While it’s unclear how Charlotte reacted to George’s potential first episode early in their marriage, George’s first truly manic episode in 1788 terrified Charlotte, who refused to sleep in the same bed with him for the first time in their marriage and had him locked out of their room. The doctors blistered his scalp and legs and bled him with leeches, but it wasn’t until Francis Willis started treating him that he showed signs of improvement (these two events are not necessarily linked). Willis, like Monro in the series, kept George from Charlotte and demanded total control of his treatment. It does not appear, however, that it was anywhere close to as bad as what the series shows — that’s closer to what previous doctors had done. Willis did use gags and straitjackets at times (now tranquilizers would likely be used instead), but he promoted calm and stopped the emetics and purgatives, as well as the leeches. George was also encouraged to study Latin and do things like take apart and then reassemble watches, which he found helpful. George died of pneumonia in 1820, suffering from dementia, cataracts, and the condition he dealt with in the last decades of his life.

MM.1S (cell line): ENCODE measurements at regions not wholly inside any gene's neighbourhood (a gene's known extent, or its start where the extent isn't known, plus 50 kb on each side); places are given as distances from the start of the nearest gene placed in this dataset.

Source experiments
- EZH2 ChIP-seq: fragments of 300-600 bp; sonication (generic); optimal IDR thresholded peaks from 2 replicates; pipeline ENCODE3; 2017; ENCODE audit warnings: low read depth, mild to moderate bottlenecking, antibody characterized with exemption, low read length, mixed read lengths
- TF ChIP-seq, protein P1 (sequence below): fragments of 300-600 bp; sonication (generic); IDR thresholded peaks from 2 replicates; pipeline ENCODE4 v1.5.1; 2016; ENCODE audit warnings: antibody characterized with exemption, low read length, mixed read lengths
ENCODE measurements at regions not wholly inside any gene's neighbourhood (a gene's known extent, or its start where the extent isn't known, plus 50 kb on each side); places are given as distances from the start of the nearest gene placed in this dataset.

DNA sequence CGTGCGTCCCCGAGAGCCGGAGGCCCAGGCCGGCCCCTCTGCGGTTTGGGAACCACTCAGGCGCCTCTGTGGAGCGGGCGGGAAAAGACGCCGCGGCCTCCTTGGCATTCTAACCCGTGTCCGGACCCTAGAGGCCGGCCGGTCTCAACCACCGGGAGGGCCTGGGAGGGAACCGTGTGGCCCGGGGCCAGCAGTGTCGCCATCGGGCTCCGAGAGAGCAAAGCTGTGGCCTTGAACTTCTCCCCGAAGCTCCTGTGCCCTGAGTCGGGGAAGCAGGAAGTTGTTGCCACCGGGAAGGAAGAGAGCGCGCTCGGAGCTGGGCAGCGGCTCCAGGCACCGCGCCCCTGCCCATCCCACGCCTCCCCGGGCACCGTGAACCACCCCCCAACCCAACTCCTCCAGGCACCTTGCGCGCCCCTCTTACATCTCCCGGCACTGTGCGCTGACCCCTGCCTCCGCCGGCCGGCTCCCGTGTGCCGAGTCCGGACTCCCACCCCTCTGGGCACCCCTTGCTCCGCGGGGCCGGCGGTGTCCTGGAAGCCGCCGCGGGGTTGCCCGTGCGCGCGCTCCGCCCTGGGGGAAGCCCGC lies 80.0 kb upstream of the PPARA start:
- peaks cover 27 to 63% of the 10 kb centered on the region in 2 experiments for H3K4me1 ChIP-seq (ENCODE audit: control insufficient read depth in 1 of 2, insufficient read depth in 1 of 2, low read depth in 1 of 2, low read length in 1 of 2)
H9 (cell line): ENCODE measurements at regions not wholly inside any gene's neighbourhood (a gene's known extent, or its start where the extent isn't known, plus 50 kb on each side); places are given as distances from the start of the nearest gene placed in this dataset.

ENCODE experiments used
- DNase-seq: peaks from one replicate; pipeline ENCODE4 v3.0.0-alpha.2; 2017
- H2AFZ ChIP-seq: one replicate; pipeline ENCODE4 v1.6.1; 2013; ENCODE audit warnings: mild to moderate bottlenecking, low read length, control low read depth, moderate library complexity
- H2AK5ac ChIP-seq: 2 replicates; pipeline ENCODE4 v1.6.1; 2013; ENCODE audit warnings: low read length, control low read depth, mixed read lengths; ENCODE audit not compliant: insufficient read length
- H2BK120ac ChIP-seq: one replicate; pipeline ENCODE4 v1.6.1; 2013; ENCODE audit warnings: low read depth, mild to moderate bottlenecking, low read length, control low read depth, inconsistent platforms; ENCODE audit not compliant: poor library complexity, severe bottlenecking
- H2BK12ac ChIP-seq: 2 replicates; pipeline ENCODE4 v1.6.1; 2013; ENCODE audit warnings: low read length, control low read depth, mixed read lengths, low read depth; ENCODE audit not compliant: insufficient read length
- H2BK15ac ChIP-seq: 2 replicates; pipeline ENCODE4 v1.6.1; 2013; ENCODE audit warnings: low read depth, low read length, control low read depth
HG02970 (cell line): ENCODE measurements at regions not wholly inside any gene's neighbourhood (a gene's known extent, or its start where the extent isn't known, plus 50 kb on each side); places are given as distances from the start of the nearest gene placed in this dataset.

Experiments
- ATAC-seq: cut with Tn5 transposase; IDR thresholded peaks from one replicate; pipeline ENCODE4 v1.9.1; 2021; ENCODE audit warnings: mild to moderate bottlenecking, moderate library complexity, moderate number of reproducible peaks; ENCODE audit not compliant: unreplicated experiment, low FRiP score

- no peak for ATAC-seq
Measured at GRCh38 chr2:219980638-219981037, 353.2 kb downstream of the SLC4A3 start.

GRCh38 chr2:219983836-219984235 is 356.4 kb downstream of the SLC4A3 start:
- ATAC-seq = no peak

As for Dr. John Monro of Bethlem Hospital, that person did indeed exist! He and his son were asked in later decades to advise on the king’s condition, but there is no evidence they privately treated him. Bethlem is more infamously known as Bedlam and acquired its dubious reputation during Monro’s leadership, where he continued the wisdom of the time, which included bleeding, purging, and vomiting treatments, as well as cold baths (which we do see in the series). This is a time when people were committed for being Methodists. So. Y’know. Not great.
A Royal Love Story
What we see: George and Charlotte meet, immediately marry (at the Royal Chapel in St. James’s Palace), and soon fall in love, remaining as devoted to each other as they can for the rest of their lives.